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Contemporary Dance

An Enchanting Blend of Modern and Ballet

By Sonja A. Sharpe

Staff Writer

Boston Ballet Company

Choreographed by Rebecca Rice with Viktor Plotkinov

Sound by Oliver Hammerle

April 13-14, 2002

Fans of ballet and modern dance were treated to a wonderful mÉlange of both of these dance forms when choreographer and dancer Rebecca Rice presented examples of her choreography at the Boston Ballet Grande Studio this past weekend. The compilation of her works, entitled “Contemporary Dance,” also featured the premiere of a contemporary work choreographed by Boston Ballet Company Principal Viktor Plotnikov, as well as a historical piece choreographed in 1919 by Ruth St. Denis.

Rice has been teaching modern dance and choreography at the Boston Ballet School since 1992, and is currently a faculty member at MIT. This semester at MIT she is teaching a ballet and modern dance class, and also a technique and choreography class. She is also in the process of creating a new dance project called “Kinesthetic Engineering.”

The showcase at the Boston Ballet Grande Studio, “Contemporary Dance,” exhibited five of Rice’s works, each drawing to different degrees on her strong background in both ballet and modern dance. The first work, “Paradigm,” set to a Bach concerto, is a fluid, energetic mix of ballet and modern dance, with a significant amount of creative floorwork. This piece shows off the amazing strength and flexibility of the dancers, who clearly seemed to be enjoying themselves.

The second piece, “Altis Ballet,” was definitely one of the highlights of the show. The work is strongly modern and consists of five short vignettes choreographed in January 2002 specifically for a photography exhibition by Martin Cooper. “Altis Ballet” is an inspiring piece of modern dance that illustrates Rice’s talent in translating seemingly static forms into ones with energy and purpose. The first four vignettes, set to new age music, focus on the women’s preparations for the events. They emphasize contained strength and power, with the dancers moving slowly, crisply, and deliberately. Feathers, discusses, and bows are used as props to emphasize the athletic forms and shapes assumed by the women as they prepared for the events.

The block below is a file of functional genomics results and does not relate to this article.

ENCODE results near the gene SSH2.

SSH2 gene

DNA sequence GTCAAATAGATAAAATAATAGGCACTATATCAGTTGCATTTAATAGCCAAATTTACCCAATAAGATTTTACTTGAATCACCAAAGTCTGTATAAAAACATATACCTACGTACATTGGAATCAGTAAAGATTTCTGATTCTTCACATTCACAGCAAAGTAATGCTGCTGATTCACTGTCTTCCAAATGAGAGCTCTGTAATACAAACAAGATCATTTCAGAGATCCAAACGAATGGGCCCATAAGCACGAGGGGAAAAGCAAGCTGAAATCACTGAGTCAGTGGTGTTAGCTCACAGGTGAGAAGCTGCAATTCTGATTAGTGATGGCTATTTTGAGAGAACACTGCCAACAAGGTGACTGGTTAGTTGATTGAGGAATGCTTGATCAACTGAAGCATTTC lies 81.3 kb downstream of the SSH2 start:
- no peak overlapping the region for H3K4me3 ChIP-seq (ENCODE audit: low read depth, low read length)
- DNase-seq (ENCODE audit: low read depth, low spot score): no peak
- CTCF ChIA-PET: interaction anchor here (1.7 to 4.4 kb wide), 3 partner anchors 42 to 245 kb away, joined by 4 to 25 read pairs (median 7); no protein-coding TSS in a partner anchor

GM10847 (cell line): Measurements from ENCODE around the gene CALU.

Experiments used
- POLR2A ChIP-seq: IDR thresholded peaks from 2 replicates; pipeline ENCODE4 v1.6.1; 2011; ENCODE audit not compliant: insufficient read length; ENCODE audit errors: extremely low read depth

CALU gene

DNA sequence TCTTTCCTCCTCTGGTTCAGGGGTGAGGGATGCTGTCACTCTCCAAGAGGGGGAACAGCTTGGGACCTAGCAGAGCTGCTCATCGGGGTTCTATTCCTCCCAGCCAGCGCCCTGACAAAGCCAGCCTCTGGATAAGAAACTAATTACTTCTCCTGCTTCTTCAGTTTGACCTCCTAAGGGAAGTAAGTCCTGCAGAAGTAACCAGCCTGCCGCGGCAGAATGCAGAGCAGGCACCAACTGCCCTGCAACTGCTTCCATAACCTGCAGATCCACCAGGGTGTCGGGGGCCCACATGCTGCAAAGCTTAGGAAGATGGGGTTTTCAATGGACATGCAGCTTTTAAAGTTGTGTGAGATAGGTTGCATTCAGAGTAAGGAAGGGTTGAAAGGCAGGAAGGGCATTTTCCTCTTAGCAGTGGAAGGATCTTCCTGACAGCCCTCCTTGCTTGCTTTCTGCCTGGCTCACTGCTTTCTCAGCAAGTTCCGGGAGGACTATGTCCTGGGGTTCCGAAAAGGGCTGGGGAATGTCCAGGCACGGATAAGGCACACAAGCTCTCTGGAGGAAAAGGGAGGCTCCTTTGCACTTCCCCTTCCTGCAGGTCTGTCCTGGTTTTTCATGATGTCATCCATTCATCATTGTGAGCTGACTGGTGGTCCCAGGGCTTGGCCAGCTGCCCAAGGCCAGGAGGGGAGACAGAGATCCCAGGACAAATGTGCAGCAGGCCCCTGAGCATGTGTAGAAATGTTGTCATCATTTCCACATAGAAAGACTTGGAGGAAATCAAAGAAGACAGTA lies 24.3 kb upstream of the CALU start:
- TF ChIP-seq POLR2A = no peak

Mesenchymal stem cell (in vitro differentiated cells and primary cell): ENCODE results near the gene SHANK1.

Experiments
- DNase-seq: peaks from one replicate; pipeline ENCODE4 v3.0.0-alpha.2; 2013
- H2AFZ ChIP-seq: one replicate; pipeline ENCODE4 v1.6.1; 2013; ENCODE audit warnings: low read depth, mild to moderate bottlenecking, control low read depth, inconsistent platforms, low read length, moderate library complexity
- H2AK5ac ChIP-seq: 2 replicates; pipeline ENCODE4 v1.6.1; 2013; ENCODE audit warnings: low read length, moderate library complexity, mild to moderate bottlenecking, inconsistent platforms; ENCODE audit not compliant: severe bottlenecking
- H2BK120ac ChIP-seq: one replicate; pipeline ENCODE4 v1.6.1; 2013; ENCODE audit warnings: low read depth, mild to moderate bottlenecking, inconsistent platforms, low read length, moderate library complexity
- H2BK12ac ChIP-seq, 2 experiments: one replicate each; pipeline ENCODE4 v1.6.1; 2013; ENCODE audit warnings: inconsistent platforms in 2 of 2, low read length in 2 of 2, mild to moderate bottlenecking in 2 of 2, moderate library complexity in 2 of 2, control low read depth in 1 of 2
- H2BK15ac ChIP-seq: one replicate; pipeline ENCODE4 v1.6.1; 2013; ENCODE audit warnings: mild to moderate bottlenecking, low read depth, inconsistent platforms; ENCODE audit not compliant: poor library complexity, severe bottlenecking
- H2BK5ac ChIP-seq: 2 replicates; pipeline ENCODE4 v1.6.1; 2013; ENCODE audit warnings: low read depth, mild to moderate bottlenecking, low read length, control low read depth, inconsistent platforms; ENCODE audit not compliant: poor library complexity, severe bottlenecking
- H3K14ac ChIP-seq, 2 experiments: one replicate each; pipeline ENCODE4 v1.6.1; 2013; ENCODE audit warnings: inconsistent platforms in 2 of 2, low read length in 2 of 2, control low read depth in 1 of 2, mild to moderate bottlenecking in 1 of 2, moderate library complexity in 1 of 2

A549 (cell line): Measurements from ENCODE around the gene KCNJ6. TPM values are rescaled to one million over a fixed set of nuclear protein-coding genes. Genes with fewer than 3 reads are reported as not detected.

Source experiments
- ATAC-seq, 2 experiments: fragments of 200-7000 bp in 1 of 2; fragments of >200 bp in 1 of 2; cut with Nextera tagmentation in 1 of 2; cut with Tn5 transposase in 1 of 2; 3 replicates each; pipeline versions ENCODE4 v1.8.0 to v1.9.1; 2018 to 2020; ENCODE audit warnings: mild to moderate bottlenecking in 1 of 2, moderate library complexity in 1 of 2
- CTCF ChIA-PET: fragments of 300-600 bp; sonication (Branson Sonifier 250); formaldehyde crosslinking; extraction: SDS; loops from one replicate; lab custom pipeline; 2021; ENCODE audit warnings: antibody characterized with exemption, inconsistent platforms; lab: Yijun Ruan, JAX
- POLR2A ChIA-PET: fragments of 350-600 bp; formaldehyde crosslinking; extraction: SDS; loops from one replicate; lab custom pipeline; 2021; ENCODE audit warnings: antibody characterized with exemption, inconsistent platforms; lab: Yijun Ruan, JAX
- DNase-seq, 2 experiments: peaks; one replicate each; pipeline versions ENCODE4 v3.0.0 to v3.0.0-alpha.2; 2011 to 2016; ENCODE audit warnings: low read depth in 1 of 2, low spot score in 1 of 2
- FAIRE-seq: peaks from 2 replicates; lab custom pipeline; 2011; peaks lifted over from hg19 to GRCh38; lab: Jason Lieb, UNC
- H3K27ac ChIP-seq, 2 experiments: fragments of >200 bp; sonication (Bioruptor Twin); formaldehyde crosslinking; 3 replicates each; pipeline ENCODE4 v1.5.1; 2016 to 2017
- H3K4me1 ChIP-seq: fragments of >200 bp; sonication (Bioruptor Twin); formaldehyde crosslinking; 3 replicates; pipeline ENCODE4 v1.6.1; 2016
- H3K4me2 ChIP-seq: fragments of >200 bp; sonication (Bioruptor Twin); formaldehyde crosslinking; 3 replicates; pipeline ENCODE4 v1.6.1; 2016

In the final vignette, called “Run,” the contained energy displayed in the first four vignettes is released to music that could have come straight from the Gladiator soundtrack. Caitlin Novero shows amazing grace, strength, and flexibility in the lead role of a renegade female participant in the Games, which she helped choreograph with Rice.

Two of Rice’s other works, “Deep Horizon” and “Mirage,” are less celebratory than “Altis Ballet.” “Deep Horizon,” primarily a ballet piece with a few modern forms, shows the falling apart of a strong, structured entity and the emotions that arise from the crisis. “Mirage” is an empathetic tribute to loved ones lost on Sept. 11. Although the solo cello music used in the piece seemed too slow and plodding at times, it set the overall mood of the piece. Desiree Reese Parrott, Dean Vollick, and Sara Knight superbly brought to life Rice’s inventive choreography.

Viktor Plotkinov’s premiere piece, “Sketch of a Couple,” is also set to a solo cello score and emphasizes form and shape. “Sketch of a Couple” is a modern piece about the mood changes in the lives of a romantically involved couple. It was flawlessly performed with passion and emotion by Sabine Challand and Gael Lambiotti, who portrayed a couple moving from tenderness and passion to anger and hostility and back to reconciliation and tenderness once again.

The historical piece, “Sonata Pathetique,” was choreographed in 1919 by Ruth St. Denis as an example of “music visualization.” Set to Beethoven’s Piano Sonata in C Minor, the piece accurately depicts the emotions invoked by the music. It is somber, dark, and even accusatory at times. A mix of modern and ballet, “Sonata Pathetique” repeats simple movements and is not technically challenging for the dancers, but the piece draws from this simplicity to create a powerfully dark, focused atmosphere.

The showcase’s finale, “Illuminations,” is an ensemble piece choreographed by Rice in 1999 and set to Handel’s Concerti Grossi, Opus 6. Primarily ballet but with some modern influences, it is an energetic, graceful movement work devoted to the theme of creating light. The work is also unique in that the male dancers perform together on stage by themselves for a time, instead of just in pairs with the female dancers or in solo acts, although those aspects are also present in the piece.

Although each piece was superbly performed, the Boston Ballet Grande Studio was not the ideal setting for displaying such talent. Resembling a converted gym, the stage area is flush with the audience members, and the studio lacks true stadium seating. Thus, those who did not arrive early enough to sit in the front rows were forced to constantly shift from side to side to see around the heads of the people in front of them. This was quite distracting and prevented some from appreciating the full flow of movement displayed by the dancers.

Despite this small distraction, “Contemporary Dance” was a thoroughly enjoyable exhibit of Rice’s thoughtful, inspired works.

Students in Rice’s MIT Class and the MIT Choreography Group will perform a free showcase on May 7 in La Sala de Puerto Rico.